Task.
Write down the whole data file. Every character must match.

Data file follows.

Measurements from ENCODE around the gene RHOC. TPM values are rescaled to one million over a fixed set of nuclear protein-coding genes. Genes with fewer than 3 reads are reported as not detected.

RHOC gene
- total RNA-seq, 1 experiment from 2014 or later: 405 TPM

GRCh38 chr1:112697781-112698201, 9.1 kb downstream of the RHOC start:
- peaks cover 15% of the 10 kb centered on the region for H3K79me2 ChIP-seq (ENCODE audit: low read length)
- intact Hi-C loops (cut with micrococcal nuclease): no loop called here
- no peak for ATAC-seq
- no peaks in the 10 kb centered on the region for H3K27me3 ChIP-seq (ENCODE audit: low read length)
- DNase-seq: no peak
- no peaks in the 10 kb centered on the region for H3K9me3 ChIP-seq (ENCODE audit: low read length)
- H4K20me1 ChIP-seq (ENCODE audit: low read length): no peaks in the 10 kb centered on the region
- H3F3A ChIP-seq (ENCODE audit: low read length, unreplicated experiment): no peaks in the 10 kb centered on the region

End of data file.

Measurements from ENCODE around the gene RHOC. TPM values are rescaled to one million over a fixed set of nuclear protein-coding genes. Genes with fewer than 3 reads are reported as not detected.

RHOC gene
- total RNA-seq, 1 experiment from 2014 or later: 405 TPM

GRCh38 chr1:112697781-112698201, 9.1 kb downstream of the RHOC start:
- peaks cover 15% of the 10 kb centered on the region for H3K79me2 ChIP-seq (ENCODE audit: low read length)
- intact Hi-C loops (cut with micrococcal nuclease): no loop called here
- no peak for ATAC-seq
- no peaks in the 10 kb centered on the region for H3K27me3 ChIP-seq (ENCODE audit: low read length)
- DNase-seq: no peak
- no peaks in the 10 kb centered on the region for H3K9me3 ChIP-seq (ENCODE audit: low read length)
- H4K20me1 ChIP-seq (ENCODE audit: low read length): no peaks in the 10 kb centered on the region
- H3F3A ChIP-seq (ENCODE audit: low read length, unreplicated experiment): no peaks in the 10 kb centered on the region